Governor Brown, of Georgia, issued a proclamation, inhibiting the carrying of arms or accoutrements of any kind purchased by the State, beyond its limits, without his consent. This proclamation appears to relate to the informal departure of soldiers. “Governor Brown,” says the Savannah Republican, “may be technically right in this order, but he has at least selected an unfortunate time for issuing it. From the beginning a misunderstanding seems to have existed between him and the Confederate authorities, to be found with no other State, and it is high time it had been brought to a close.” --N. Y. Commercial, May 22.
A patriotic demonstration took place in the town of Old Saybrook, Ct., made particularly interesting by the antiquity of the place, and its various revolutionary relics and reminiscences. A fine flagstaff was raised upon the spot which had given birth to the old Saybrook platform, and but a short distance from the old fort built by the first settlers of the place. The services were prefaced by the raising of the flag by Deacon Sill. （91 years of age) a colonel of the war of 1812, and the patriarch of the place. A prayer and addresses were then made by the Rev. Messrs. McCall, Loper and Gallup; the intervals being appropriately filled by national songs admirably given by a club from a neighboring village. In conclusion, the old men of the village were called upon, and short and telling speeches were made.--Boston Advertiser, May 21.
The Montgomery (Ala.) Mail of to-day has the following paragraph in reference to Fort Pickens: “Having returned this morning from Pensacola, where we have been for several days, we can assure our readers that the reports going to show that a battle will soon occur at Fort Pickens are mere conjectures. Of the plans of any of those in command nothing is known outside of Headquarters. Our own impression, formed while in Pensacola, is that there will be no battle at all at Pickens, or at least that it is not now the intention of the Confederate authorities to attack it.”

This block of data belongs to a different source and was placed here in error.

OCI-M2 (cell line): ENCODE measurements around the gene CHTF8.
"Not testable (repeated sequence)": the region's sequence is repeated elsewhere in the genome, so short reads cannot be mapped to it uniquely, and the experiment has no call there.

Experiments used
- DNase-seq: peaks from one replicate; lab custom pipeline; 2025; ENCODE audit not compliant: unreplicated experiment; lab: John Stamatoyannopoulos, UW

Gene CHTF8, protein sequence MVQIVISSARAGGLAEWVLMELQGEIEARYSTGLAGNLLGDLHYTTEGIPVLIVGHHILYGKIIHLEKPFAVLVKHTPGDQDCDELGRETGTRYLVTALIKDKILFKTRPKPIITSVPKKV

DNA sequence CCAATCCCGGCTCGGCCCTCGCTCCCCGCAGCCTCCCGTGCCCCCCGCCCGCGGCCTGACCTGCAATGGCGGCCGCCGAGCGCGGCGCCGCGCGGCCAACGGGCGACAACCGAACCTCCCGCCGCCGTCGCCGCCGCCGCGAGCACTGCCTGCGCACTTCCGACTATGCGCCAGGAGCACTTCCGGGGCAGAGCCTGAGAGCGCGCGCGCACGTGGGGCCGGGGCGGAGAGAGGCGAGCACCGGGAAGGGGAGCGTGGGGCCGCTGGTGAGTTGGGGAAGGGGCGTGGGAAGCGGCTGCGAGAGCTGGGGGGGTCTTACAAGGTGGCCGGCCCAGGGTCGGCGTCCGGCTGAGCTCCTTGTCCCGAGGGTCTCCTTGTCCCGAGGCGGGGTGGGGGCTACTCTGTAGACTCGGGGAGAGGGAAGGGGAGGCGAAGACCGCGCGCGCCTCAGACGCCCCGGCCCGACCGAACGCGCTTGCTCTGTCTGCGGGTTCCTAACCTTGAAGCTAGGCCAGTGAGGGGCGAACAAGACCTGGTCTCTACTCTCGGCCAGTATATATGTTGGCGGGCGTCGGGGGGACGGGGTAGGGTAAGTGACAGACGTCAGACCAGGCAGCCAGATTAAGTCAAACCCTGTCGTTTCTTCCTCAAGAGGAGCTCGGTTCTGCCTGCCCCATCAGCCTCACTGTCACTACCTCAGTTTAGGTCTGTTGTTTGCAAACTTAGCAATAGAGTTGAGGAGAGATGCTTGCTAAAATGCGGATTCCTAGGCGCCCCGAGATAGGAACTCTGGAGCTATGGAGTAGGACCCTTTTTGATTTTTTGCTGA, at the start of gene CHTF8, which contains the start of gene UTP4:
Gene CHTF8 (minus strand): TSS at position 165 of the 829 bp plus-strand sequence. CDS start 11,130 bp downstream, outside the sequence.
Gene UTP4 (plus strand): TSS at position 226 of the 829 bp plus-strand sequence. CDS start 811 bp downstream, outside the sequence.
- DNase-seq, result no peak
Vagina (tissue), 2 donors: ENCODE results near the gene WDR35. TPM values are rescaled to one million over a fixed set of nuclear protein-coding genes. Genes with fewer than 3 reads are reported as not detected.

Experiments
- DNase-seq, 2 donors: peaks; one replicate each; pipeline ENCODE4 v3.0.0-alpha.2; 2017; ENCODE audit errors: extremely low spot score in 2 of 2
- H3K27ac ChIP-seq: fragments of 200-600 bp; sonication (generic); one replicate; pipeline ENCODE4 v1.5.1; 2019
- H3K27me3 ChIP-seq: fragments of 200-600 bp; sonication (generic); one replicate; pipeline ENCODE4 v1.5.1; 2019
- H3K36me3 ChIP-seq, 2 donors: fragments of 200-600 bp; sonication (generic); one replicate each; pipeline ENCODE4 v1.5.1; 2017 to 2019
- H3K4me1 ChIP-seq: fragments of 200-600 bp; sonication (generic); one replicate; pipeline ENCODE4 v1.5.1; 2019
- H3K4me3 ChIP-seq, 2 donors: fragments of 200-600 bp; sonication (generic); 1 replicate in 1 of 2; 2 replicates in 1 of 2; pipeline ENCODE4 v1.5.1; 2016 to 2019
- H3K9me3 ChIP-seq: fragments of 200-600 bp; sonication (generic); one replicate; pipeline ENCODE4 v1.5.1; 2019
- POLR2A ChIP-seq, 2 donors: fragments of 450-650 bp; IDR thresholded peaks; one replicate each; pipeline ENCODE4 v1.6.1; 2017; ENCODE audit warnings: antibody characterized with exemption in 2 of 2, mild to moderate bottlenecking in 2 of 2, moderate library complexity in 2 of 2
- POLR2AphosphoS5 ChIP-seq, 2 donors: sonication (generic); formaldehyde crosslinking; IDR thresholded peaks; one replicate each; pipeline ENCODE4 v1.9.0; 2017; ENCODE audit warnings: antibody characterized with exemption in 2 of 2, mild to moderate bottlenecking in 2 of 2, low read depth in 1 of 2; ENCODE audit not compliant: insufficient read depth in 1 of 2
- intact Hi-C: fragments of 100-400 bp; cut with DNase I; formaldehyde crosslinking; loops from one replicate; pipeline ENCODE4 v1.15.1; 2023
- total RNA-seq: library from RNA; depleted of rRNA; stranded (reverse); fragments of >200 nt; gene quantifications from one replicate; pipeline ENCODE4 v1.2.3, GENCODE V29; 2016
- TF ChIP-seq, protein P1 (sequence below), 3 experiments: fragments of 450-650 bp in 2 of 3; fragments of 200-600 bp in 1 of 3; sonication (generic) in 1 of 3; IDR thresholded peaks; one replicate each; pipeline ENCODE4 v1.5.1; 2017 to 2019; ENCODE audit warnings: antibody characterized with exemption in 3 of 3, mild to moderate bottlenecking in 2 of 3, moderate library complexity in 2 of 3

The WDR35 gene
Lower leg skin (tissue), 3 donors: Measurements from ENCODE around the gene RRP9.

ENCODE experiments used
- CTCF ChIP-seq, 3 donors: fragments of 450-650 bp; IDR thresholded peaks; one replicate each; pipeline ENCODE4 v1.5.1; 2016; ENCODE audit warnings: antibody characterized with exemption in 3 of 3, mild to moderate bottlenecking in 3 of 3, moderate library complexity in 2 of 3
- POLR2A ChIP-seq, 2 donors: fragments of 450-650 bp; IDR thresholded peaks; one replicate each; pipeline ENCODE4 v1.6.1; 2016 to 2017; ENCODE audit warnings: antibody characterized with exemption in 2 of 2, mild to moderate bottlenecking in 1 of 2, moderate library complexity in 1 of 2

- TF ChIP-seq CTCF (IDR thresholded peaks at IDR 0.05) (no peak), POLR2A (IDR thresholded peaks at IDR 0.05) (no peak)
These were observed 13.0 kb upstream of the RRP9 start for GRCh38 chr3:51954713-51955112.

Arkansas was by unanimous vote admitted a State of the Southern Confederacy, and its delegates to the Southern Congress. They are R. W. Johnson, of Pine Bluff; A. Rust, of Little Rock; A. H. Garland, of Little Rock; W. W. Watkins, of Carrollton; H. F. Thomasson, of Van Buren,--N. Y. Times, May 26.
Three merchants of Baltimore, Jerome A. Pendergrast, James Whiteford, and George McGowan, were arrested charged with riotous conduct in obstructing the track of the Baltimore and Ohio Railroad on the 19th of April, while the Massachusetts troops were en route  to Washington. They were under indictment by the Grand Jury, and were admitted to bail.--N. Y. Times, May 26.
The military department of Virginia, to embrace eastern Virginia to the summit of the Blue Ridge, and the States of North Carolina and South Carolina, was created; Major-General Benjamin F. Butler was placed in command.--Rappahannock River was blockaded, which rendered perfect the blockade of Virginia.--N. Y. Herald, May 19.
Fourteentii Regiment N. Y. S. M. from Brooklyn departed for Washington, amid great enthusiasm.--Doc. 176.
The Tug Yankee arrived in Philadelphia, having in tow three schooners loaded with tobacco, viz.: the Emily Ann, the Mary Willis, and the Delaware Farmer, belonging to and bound to Baltimore from Richmond. They surrendered to the Harriet Lane, and were ordered to Philadelphia by the flag officer of the Minnesota. Outside of Cape Henry the Mary Willis broke loose, and as the Yankee turned round to recover her, the Emily Ann got a lurch and sprung her mainmast. Her foremast had to be cut away to save her. The Emily Ann arrived at the wharf, leaking badly, and is being unloaded. Lieut. Bryant, of the Navy, who had the prizes in charge, stated that the ship North Carolina, in ballast, from Havre, and another ship, the Argo, had been seized and taken to New York. Twenty vessels had been detained by the fleet, including five tobacco schooners.--Philadelphia Ledger, May 19.
An expedition of Now York troops sent to recapture the lightship, taken by the secessionists, brought it up to the Washington Navy Yard to-day.--They were fired into, but nobody was hurt.--N. Y. Herald, May 19.